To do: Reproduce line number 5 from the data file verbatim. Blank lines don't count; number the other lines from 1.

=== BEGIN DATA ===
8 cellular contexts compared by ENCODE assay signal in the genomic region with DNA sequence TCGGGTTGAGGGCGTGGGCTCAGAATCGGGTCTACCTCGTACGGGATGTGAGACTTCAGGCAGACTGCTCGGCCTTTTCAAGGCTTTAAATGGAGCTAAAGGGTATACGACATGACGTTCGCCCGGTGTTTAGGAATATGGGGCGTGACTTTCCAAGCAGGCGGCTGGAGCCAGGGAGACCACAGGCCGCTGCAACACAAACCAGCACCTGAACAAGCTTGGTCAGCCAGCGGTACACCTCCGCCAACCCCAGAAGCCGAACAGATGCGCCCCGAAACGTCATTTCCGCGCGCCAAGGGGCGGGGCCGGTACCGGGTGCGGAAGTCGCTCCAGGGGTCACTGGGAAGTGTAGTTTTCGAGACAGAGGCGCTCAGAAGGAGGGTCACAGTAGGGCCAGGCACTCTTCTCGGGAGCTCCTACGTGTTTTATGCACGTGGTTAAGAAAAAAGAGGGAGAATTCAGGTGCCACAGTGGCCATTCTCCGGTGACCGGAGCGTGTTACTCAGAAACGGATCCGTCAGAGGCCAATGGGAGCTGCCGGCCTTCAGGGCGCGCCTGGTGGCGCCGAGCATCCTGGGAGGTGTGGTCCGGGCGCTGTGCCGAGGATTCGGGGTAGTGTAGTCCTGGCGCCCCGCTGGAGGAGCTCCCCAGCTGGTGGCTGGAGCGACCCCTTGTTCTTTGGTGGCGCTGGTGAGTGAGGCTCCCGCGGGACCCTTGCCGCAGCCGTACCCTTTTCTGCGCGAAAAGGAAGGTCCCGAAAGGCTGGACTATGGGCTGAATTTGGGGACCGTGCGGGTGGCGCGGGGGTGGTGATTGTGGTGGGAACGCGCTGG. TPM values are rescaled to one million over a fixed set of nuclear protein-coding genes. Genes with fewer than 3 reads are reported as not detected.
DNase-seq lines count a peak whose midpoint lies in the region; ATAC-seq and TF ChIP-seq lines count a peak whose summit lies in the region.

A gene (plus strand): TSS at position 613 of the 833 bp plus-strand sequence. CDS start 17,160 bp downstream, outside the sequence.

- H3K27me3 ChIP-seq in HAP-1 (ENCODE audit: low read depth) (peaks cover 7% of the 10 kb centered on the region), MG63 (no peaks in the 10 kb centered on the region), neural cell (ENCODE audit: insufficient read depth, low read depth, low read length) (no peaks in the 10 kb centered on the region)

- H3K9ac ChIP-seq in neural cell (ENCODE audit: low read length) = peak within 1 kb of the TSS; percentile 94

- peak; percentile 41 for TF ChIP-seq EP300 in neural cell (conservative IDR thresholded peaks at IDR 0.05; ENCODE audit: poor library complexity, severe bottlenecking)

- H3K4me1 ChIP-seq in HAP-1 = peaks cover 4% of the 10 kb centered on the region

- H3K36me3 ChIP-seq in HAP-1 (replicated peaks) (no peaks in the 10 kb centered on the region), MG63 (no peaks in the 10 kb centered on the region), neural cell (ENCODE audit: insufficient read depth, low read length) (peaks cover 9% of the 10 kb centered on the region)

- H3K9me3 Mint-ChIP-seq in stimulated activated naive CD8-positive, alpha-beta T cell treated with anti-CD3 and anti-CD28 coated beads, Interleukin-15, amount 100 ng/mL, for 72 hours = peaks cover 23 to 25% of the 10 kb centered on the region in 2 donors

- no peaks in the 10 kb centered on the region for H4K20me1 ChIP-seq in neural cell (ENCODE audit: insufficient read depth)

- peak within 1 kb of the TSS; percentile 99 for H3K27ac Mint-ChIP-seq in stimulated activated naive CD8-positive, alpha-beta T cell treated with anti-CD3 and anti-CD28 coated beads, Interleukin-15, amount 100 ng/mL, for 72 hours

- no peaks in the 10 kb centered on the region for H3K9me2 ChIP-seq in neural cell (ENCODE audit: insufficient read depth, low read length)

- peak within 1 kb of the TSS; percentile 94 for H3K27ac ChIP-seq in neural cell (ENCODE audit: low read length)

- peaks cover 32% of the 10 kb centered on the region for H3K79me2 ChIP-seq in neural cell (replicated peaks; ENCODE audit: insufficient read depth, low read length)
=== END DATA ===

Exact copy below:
- H3K9ac ChIP-seq in neural cell (ENCODE audit: low read length) = peak within 1 kb of the TSS; percentile 94